So, before 8/31, I too will be clearing the bank account to go with the Epsom Green, Bahama Beige successor to the current DI. Colors will stay the same as the DI - some things never change :)

    Good weekend to all, wasko
  • kwamedogkwamedog Posts: 35
    Ok, Bob (Nanuq) was right yet again. The check engine light was simply a loose connection to the O2 sensor (at least that is how it was explained to me). We brought it back last night at 8 p.m. and had it by 9:30 a.m. the next morning. I brought up the idea of the 2001 to my wife last night and got a resounding "NO WAY." Not because of money mind you but because (now get this) she "wants her white Rover." In other words she only drove the car for a day and a half and already she is attached. Anyway, I have to say that the dealership has been great (of course I have not given them all of their money yet -- will do that on Tues. if all continues to go well). They have gone above and beyond in terms of making the car brand new. The lot guy heard a clicking sound in the driver side seatbelt when he went to fill her with gas after certification, told the service manager who ordered a whole new seat belt. The right bin in the back of the truck has a few minor scratches on it so they ordered two brand new bins. A clip to one of the front sunshades was cracked so they replaced both front sun shades. Right down to the guy who sold me the vehicle I would reccomend Land Rover Denver South. I could not believe that when I brought it back at 8 p.m. last night that there were 4 technicians still on the job (may be because they have alot of jobs to do). I also can't believe that they had the car ready for us (and cleaned) by 9:30 this morning. Despite our little problems we love the car and it seems as if the dealership is willing to satnd behind her.Unlike Jeep and our other car (a Jeep Cherokee). The one thing that we are learning though is that despite the fact that we still have 2 years worth of warranty left we will be needing an extended warranty for sure. Next week I will be purchasing a 6 year 100,000 mile warranty from the Edmunds affiliate. It is a great deal especially since the six years begin from the date that you actually buy the warranty. Well guys, here we go -- looks like we are staying with the 98. The good news is that the wife said that when we get rid of the Jeep (in two years or so) that she will part with her beloved "white Rover" (yipeee I'll inherit it) so that we could lease a new one. I never thought my wife would love a car so much I mean to the point that we may become a two rover family (ok, I know I'm jumping the gun we first have to see what this one does to us).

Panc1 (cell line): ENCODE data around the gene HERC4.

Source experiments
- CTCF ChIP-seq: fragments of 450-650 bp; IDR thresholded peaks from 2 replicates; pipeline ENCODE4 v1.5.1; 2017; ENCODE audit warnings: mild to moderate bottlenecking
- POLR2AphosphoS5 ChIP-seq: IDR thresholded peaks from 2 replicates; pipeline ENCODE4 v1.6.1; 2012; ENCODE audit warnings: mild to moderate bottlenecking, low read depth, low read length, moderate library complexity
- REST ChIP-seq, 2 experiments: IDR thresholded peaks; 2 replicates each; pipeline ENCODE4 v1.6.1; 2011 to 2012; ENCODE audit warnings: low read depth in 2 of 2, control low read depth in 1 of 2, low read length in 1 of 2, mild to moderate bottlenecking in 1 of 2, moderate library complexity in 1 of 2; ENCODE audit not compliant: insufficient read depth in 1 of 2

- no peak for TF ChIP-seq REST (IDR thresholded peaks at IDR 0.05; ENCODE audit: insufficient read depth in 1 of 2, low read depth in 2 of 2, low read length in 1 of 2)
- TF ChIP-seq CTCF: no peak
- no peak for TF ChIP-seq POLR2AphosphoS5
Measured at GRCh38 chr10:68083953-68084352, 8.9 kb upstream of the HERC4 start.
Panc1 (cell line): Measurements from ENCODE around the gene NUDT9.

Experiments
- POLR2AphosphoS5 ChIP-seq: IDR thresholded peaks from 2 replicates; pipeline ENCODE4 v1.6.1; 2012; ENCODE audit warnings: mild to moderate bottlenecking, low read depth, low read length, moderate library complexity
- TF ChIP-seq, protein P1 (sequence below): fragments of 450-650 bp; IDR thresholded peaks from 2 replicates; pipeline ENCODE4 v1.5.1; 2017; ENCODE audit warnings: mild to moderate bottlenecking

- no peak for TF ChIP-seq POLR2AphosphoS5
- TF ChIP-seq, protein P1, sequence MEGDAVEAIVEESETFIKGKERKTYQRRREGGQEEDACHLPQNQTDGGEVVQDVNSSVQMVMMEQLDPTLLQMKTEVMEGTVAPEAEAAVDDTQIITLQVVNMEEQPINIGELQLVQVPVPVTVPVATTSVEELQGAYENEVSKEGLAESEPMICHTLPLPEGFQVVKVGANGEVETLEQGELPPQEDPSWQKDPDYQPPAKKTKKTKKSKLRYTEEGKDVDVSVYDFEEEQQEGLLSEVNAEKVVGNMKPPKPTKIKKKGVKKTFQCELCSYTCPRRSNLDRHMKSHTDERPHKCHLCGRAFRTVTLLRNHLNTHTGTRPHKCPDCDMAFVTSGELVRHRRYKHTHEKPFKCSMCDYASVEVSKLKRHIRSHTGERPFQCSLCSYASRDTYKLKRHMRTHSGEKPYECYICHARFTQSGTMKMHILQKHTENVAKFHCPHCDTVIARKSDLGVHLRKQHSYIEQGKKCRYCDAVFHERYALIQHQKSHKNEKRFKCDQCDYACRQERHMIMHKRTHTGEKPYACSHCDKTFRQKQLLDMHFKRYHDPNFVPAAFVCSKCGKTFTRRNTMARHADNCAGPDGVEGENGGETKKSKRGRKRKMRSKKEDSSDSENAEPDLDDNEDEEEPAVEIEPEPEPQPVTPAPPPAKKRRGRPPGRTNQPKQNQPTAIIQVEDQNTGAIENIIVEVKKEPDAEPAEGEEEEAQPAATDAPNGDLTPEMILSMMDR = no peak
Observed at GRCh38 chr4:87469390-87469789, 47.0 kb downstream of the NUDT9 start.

Brett in Denver